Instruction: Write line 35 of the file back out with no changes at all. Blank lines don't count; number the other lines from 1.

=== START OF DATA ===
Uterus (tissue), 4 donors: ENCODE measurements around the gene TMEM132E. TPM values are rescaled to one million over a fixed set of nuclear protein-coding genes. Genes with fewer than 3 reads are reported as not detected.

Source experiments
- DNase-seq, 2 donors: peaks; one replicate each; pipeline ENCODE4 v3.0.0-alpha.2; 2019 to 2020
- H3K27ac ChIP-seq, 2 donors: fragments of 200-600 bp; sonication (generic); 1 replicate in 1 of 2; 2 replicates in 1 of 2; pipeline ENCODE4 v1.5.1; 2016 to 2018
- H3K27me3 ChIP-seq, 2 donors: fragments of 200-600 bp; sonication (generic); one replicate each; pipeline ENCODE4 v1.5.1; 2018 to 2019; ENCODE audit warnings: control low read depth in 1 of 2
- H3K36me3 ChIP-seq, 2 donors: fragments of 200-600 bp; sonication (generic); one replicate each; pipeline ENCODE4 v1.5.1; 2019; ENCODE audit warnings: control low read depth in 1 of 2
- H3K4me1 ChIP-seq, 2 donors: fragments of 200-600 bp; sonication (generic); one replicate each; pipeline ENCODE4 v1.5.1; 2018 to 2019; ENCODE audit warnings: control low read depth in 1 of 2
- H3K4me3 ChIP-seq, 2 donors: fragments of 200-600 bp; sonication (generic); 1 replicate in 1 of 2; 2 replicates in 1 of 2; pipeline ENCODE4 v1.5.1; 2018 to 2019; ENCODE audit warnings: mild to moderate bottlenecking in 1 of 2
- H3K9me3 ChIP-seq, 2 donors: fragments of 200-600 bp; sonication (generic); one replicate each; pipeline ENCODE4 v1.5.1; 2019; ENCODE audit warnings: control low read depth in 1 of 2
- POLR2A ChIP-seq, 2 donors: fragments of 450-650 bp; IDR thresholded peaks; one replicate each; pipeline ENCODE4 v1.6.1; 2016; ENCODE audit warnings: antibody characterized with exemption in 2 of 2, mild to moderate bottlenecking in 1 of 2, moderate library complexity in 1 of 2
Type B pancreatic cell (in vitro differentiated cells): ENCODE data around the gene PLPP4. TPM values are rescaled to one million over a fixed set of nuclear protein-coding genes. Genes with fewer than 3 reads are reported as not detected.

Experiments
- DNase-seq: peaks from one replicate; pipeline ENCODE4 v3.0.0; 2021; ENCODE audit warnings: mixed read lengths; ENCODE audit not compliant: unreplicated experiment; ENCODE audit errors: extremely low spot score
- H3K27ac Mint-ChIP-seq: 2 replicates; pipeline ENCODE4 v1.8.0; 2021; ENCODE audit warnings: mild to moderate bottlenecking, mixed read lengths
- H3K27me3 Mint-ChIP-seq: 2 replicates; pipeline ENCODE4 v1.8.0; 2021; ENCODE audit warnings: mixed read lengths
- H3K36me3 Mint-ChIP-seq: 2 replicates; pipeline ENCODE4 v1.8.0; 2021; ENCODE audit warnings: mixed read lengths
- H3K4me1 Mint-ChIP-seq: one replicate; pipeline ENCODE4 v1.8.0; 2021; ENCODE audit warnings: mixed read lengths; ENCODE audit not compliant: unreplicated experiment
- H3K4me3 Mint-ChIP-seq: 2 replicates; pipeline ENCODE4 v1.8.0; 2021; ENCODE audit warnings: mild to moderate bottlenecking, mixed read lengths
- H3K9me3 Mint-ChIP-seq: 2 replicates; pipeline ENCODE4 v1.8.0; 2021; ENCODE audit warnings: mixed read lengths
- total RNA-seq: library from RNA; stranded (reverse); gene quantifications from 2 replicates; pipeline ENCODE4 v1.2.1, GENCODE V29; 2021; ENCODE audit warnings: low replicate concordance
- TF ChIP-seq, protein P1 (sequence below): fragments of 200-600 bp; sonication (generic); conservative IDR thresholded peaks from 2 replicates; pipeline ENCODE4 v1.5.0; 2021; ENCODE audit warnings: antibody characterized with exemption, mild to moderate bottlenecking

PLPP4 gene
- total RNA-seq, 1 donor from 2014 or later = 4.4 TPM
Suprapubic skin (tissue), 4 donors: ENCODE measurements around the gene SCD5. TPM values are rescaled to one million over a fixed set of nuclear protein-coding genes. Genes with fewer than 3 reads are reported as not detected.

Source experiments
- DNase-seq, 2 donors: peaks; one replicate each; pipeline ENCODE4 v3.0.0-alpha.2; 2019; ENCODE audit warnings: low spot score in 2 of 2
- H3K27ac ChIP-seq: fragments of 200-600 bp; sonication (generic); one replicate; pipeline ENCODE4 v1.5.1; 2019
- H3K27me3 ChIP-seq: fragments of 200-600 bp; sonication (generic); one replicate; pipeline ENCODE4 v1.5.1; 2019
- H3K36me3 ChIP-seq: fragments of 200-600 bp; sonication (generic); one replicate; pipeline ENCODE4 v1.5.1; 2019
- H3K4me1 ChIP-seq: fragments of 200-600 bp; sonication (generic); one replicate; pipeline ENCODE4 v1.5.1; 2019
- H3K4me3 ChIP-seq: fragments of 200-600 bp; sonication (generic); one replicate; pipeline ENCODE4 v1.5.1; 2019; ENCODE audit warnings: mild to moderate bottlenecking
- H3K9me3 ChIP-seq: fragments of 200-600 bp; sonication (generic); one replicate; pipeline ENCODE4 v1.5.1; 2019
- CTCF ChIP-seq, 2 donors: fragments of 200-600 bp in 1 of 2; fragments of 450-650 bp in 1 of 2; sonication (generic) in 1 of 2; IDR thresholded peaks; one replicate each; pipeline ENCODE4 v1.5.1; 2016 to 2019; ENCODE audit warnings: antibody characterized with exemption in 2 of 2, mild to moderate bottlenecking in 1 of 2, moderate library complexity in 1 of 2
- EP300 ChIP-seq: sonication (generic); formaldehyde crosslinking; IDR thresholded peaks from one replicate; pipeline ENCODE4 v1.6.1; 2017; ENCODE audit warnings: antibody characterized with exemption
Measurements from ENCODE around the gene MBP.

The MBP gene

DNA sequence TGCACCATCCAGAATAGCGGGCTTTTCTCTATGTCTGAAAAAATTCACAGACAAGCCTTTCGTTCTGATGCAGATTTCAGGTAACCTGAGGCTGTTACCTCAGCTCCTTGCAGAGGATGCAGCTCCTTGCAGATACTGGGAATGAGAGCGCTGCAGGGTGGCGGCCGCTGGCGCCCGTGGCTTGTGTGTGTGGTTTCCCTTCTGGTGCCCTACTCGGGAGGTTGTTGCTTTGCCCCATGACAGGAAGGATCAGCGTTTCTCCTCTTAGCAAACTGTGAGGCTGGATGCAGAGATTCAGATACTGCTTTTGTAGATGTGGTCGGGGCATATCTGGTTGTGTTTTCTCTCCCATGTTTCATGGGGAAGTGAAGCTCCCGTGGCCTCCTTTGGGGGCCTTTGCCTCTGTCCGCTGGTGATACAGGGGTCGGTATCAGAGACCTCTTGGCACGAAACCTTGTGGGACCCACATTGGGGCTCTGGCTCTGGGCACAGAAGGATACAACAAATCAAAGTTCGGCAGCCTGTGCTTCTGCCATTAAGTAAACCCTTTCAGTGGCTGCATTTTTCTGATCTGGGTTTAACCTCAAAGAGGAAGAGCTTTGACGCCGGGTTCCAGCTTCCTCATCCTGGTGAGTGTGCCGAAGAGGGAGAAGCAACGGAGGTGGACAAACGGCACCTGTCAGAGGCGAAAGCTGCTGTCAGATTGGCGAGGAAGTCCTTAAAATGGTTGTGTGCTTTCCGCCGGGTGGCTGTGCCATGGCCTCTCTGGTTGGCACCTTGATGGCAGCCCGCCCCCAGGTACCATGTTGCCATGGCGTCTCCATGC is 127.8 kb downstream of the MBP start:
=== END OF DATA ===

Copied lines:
Measurements from ENCODE around the gene MBP.